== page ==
Review: Daniel Fish’s brooding, deconstructed ‘Oklahoma!’ electrifies the Ahmanson
Of all the impressive feats director Daniel Fish pulls off in his thrilling deconstruction of “Oklahoma!,” the most impressive might be that in deromanticizing the musical he somehow manages not to kill off the romance at the heart of the show.
This Tony-winning revival arrives at the Ahmanson Theatre, where it opened Thursday, bearing a multitude of red flags. A “Know Before You Go” email from Center Theatre Group spells out that this modern-dress production features “actors of different races, backgrounds, sexualities, gender identities, and religions in a company of storytellers reflecting the rich diversity of America.”
Standard practice in the upper echelons of the American theater these days, but someone is nervous about something. The source of this anxiety comes into focus later in the email: “What was once seen as a nostalgic and romantic vision of an idealistic prairie community with a tinge of brewing conflict is now a provocative, gritty, and sexy 21st-century commentary on America’s dark and oppressive histories.”
Theatergoers, particularly those with a fondness for the golden age of Broadway, can be militantly protective of classic American musicals. “Oklahoma!” sits at the center of this tradition. But this bracing modern production isn’t trying to start a culture war. It just wants us to see the show with fresh eyes.
The 1943 musical by Richard Rodgers, who wrote the music, and Oscar Hammerstein II, who wrote the book and lyrics, represents a leap in form in the integration of story and song that began years earlier with Hammerstein’s collaboration with Jerome Kern on “Show Boat.” The success of “Oklahoma!” helped consolidate the book musical’s rise over gag-packed revues, in which musical numbers could be passed from one show to another, so tenuous was their relationship to a larger plot.
Fred Zinnemann’s 1955 film, starring Gordon MacRae as Curly and Shirley Jones as Laurey, the stubborn young lovers determined not to betray their feelings for each other, brought “Oklahoma!” and its brilliant Broadway craftsmanship to the masses. But more importantly, the vision of America emanating from the big screen, with its glistening cornfields and folksy goodness and simplicity, was immediately incorporated into a nation’s self-esteem.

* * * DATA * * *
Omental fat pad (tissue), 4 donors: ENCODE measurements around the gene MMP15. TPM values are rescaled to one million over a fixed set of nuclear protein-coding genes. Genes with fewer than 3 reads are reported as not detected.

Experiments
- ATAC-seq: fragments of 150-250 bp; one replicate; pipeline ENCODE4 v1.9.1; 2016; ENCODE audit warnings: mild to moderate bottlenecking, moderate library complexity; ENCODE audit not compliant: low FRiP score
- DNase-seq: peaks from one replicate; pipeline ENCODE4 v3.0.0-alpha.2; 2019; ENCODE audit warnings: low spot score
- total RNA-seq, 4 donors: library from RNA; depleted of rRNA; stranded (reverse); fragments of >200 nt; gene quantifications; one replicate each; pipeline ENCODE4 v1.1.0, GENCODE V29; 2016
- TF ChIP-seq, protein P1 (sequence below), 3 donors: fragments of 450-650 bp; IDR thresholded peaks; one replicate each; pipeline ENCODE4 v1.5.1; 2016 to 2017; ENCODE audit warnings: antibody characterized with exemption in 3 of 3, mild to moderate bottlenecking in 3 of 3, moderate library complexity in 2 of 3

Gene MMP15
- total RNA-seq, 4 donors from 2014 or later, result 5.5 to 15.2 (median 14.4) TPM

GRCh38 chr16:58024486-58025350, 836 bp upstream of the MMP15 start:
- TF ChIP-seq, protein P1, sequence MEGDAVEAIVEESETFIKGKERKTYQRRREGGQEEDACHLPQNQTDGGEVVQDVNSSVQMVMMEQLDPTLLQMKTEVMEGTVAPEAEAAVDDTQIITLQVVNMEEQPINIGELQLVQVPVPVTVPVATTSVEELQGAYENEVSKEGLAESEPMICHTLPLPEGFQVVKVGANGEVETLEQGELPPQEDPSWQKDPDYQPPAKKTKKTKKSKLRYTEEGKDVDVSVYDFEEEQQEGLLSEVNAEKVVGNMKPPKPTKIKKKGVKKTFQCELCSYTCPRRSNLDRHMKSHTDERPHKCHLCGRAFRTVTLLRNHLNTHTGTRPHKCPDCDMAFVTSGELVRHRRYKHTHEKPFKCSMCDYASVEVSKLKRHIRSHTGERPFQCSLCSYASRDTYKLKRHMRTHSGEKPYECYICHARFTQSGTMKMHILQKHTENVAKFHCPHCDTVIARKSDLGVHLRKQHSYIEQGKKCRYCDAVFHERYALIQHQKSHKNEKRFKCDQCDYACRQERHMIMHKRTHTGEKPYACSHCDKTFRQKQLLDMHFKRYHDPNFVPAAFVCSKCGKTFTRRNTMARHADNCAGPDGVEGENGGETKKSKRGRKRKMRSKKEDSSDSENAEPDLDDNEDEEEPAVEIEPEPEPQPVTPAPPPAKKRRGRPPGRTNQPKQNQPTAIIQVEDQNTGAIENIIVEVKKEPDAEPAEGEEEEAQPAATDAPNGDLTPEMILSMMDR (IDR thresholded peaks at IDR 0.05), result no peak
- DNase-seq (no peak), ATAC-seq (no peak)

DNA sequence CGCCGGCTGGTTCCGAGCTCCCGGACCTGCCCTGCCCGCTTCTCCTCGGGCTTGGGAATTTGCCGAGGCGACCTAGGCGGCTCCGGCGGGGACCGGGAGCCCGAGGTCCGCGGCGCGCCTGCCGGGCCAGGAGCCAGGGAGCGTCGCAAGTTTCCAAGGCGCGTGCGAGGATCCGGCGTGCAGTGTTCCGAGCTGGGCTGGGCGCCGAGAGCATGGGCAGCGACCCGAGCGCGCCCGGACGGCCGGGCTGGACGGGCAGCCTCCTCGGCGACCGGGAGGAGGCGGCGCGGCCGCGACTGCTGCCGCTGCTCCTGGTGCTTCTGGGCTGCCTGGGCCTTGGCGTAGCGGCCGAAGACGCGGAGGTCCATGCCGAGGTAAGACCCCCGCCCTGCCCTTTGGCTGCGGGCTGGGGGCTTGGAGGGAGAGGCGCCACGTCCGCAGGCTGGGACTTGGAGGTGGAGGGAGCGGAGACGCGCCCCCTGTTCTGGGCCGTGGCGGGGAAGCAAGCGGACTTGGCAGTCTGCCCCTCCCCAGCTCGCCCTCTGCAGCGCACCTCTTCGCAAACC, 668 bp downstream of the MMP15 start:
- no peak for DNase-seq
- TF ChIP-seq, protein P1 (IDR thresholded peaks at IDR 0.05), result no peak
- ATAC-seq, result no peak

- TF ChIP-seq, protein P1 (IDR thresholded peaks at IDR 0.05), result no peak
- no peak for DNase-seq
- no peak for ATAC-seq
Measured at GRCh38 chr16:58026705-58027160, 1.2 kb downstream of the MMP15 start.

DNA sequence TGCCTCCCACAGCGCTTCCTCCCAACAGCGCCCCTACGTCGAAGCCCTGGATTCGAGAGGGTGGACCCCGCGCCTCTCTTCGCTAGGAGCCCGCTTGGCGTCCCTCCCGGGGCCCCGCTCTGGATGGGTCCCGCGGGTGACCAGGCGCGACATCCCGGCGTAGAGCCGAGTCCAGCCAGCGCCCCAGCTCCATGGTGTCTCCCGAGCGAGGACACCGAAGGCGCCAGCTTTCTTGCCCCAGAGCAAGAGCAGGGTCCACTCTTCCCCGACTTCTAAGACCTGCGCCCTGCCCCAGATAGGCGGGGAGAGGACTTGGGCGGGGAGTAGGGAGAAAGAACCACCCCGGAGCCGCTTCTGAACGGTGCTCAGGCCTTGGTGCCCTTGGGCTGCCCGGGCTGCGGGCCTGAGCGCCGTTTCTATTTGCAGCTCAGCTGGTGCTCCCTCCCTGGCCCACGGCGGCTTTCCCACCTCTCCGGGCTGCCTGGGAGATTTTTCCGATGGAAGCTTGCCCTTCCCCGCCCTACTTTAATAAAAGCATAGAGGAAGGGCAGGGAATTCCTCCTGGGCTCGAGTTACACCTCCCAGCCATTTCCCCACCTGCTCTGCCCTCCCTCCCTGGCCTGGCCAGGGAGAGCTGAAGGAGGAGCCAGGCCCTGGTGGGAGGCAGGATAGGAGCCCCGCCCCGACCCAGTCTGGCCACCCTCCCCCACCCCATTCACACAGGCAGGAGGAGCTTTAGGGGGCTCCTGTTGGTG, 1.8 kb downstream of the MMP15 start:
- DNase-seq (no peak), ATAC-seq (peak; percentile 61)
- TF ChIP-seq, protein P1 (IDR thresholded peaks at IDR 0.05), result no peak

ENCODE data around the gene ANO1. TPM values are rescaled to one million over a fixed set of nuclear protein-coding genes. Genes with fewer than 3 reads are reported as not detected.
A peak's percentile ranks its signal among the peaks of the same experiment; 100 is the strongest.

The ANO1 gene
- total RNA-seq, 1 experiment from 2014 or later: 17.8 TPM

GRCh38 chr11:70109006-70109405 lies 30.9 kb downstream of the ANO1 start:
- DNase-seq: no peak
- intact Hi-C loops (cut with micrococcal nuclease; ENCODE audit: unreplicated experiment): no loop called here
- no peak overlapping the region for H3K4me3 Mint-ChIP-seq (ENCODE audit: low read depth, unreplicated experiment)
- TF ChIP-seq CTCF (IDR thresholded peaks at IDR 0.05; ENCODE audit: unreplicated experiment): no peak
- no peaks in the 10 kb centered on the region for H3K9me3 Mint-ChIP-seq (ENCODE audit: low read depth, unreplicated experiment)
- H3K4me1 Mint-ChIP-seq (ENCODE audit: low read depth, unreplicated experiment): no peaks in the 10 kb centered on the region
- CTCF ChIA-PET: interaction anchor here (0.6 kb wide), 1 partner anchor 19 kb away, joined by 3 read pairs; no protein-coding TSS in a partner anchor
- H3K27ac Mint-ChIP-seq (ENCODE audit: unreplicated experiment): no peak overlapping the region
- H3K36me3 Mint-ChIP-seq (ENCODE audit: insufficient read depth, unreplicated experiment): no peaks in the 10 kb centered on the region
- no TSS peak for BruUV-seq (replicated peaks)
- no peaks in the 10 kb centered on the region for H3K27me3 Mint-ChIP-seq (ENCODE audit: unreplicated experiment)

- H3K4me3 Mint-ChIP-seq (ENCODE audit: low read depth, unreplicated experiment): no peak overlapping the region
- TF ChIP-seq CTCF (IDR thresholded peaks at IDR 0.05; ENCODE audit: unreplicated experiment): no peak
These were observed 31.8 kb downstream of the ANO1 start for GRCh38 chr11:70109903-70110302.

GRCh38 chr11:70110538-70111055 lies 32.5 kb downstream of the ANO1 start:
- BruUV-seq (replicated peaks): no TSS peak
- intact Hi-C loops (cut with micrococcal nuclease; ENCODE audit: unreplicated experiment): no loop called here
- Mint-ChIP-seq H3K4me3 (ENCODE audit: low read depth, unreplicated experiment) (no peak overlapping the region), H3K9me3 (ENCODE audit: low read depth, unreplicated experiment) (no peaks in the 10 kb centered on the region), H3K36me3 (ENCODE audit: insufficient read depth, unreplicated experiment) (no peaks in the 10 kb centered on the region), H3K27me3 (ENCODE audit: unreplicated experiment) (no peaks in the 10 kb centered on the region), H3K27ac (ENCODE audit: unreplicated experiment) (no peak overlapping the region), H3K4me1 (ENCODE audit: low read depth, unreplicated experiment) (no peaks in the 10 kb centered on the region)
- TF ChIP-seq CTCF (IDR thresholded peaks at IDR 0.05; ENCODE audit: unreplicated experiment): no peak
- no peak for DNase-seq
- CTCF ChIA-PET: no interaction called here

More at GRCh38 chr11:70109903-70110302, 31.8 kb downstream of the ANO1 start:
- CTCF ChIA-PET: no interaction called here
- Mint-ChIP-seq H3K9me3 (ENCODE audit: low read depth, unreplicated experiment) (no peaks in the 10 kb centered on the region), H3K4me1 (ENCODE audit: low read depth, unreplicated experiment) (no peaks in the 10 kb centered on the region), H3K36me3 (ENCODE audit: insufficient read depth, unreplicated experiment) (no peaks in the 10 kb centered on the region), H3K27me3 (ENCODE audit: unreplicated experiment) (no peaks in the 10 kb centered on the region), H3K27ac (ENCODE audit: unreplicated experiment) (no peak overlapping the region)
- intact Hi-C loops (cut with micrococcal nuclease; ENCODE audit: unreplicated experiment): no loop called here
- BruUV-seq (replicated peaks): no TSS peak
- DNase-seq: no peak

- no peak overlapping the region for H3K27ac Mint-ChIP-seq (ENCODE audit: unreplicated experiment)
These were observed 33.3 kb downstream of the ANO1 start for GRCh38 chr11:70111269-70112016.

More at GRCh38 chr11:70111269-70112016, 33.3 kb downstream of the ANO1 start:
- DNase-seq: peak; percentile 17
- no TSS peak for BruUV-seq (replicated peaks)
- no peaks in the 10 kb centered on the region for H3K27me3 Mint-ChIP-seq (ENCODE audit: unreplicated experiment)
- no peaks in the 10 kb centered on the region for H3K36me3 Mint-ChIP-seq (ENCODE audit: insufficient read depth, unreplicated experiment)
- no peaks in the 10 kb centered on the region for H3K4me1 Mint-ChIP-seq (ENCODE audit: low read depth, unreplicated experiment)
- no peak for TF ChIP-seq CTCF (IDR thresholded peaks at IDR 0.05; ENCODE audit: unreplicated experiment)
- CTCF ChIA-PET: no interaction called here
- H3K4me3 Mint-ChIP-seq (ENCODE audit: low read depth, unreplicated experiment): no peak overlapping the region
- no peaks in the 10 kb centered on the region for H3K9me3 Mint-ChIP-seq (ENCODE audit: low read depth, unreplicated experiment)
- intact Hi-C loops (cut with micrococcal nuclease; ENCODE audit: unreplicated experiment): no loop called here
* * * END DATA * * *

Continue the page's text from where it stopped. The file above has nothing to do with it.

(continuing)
“Oklahoma!” is not just a musical but a cornerstone of the American myth. What’s ironic about this is that Hammerstein’s book, derived from Lynn Riggs’ play “Green Grow the Lilacs,” doesn’t stint from showing the sordid underside and lawlessness of American life.
Sexual violence lurks in the background of the story. Laurey hides in the house much of the day to avoid coming into contact with Jud, a hired hand on the farm she runs with Aunt Eller. A social outcast with a shady past, Jud has become obsessed with Laurey, who hears him pacing outside her window at night, like a predator waiting to pounce on a meal it has determined no other competitor will ever enjoy.
Curly is the man Laurey can’t get out of her mind, but her refusal to submit easily to his cocky affections keeps Jud’s hopes alive. When she agrees to go with Jud to a dance social, tensions explode between the men. Threats are made, guns are drawn and justice in the territory of turn-of-the-century Oklahoma, which is not yet a state but on the verge of becoming one, is capricious and sometimes bloody.
While it’s not technically accurate to say, as CTG’s email does, that the “revival is radically different from the original production without changing a word of the original text,” Fish in many respects hews closer than most to what Hammerstein wrote, at least until the ending, which requires some sleight of hand with the script.
The thrust of Fish’s staging is to get us to hear the musical drama in all its different registers. To that end, the characters speak to one another almost as if they were attending a meeting. Their words, delivered without undue distraction, assume pride of place.
The actors are arrayed on a set by Laura Jellinek that resembles a ramshackle community hall. A backdrop of Oklahoma landscape doesn’t reveal lush farmland but dry, unyielding prairie.
Settlers on this non-Edenic patch of earth must be tough and hardy. It’s no surprise then that the social interactions are rough and tumble. Sex is the main obsession, leaving a festive atmosphere that’s both highly charged and highly dangerous. There’s nothing dainty about the mating rituals in these parts.
Fish maintains a Brechtian distance between actor and role. Curly, played by Sean Grandillo with the guitar-slinging aplomb of a country-and-western recording star, has the straightest of hair. This is a minor disconnect, but it’s winked at by a production that has far more flamboyant tricks up its sleeve.